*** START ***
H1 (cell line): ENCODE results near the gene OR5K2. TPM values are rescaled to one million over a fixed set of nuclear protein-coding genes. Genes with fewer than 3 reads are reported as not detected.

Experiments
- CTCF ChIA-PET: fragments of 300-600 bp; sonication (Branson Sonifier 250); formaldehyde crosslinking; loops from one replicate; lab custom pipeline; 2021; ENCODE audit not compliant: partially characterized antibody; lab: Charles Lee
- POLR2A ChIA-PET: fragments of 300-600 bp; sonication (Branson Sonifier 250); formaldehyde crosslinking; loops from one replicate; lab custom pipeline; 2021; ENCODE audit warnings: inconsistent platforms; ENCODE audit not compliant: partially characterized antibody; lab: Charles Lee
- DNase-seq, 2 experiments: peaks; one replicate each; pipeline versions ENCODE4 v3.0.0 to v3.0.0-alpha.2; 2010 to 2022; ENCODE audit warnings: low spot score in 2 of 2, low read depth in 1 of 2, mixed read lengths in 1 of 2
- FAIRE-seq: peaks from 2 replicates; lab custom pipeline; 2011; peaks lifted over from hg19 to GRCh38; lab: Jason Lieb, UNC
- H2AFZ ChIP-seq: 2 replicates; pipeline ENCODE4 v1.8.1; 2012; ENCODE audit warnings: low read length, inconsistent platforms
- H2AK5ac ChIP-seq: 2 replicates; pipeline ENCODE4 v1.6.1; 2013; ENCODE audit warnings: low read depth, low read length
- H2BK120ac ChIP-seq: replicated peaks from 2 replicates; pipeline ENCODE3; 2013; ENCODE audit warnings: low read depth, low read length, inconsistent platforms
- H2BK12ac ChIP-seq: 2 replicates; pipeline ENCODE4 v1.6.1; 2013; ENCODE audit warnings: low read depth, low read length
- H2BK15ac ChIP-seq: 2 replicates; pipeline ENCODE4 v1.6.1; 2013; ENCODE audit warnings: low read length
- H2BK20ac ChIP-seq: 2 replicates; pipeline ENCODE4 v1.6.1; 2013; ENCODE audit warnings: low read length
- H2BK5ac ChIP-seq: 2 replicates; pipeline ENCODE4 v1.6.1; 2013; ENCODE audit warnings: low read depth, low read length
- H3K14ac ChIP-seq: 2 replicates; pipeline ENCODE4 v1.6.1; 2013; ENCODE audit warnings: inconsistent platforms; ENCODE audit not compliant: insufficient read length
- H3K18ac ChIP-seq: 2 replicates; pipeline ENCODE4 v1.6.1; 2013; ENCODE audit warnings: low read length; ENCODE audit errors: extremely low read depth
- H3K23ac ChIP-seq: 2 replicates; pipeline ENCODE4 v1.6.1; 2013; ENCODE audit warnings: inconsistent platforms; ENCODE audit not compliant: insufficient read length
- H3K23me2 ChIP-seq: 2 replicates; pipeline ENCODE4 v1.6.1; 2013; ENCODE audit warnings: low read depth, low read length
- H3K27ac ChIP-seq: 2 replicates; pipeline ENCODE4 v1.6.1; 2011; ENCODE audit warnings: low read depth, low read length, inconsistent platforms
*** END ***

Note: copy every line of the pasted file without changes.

H1 (cell line): ENCODE results near the gene OR5K2. TPM values are rescaled to one million over a fixed set of nuclear protein-coding genes. Genes with fewer than 3 reads are reported as not detected.

Experiments
- CTCF ChIA-PET: fragments of 300-600 bp; sonication (Branson Sonifier 250); formaldehyde crosslinking; loops from one replicate; lab custom pipeline; 2021; ENCODE audit not compliant: partially characterized antibody; lab: Charles Lee
- POLR2A ChIA-PET: fragments of 300-600 bp; sonication (Branson Sonifier 250); formaldehyde crosslinking; loops from one replicate; lab custom pipeline; 2021; ENCODE audit warnings: inconsistent platforms; ENCODE audit not compliant: partially characterized antibody; lab: Charles Lee
- DNase-seq, 2 experiments: peaks; one replicate each; pipeline versions ENCODE4 v3.0.0 to v3.0.0-alpha.2; 2010 to 2022; ENCODE audit warnings: low spot score in 2 of 2, low read depth in 1 of 2, mixed read lengths in 1 of 2
- FAIRE-seq: peaks from 2 replicates; lab custom pipeline; 2011; peaks lifted over from hg19 to GRCh38; lab: Jason Lieb, UNC
- H2AFZ ChIP-seq: 2 replicates; pipeline ENCODE4 v1.8.1; 2012; ENCODE audit warnings: low read length, inconsistent platforms
- H2AK5ac ChIP-seq: 2 replicates; pipeline ENCODE4 v1.6.1; 2013; ENCODE audit warnings: low read depth, low read length
- H2BK120ac ChIP-seq: replicated peaks from 2 replicates; pipeline ENCODE3; 2013; ENCODE audit warnings: low read depth, low read length, inconsistent platforms
- H2BK12ac ChIP-seq: 2 replicates; pipeline ENCODE4 v1.6.1; 2013; ENCODE audit warnings: low read depth, low read length
- H2BK15ac ChIP-seq: 2 replicates; pipeline ENCODE4 v1.6.1; 2013; ENCODE audit warnings: low read length
- H2BK20ac ChIP-seq: 2 replicates; pipeline ENCODE4 v1.6.1; 2013; ENCODE audit warnings: low read length
- H2BK5ac ChIP-seq: 2 replicates; pipeline ENCODE4 v1.6.1; 2013; ENCODE audit warnings: low read depth, low read length
- H3K14ac ChIP-seq: 2 replicates; pipeline ENCODE4 v1.6.1; 2013; ENCODE audit warnings: inconsistent platforms; ENCODE audit not compliant: insufficient read length
- H3K18ac ChIP-seq: 2 replicates; pipeline ENCODE4 v1.6.1; 2013; ENCODE audit warnings: low read length; ENCODE audit errors: extremely low read depth
- H3K23ac ChIP-seq: 2 replicates; pipeline ENCODE4 v1.6.1; 2013; ENCODE audit warnings: inconsistent platforms; ENCODE audit not compliant: insufficient read length
- H3K23me2 ChIP-seq: 2 replicates; pipeline ENCODE4 v1.6.1; 2013; ENCODE audit warnings: low read depth, low read length
- H3K27ac ChIP-seq: 2 replicates; pipeline ENCODE4 v1.6.1; 2011; ENCODE audit warnings: low read depth, low read length, inconsistent platforms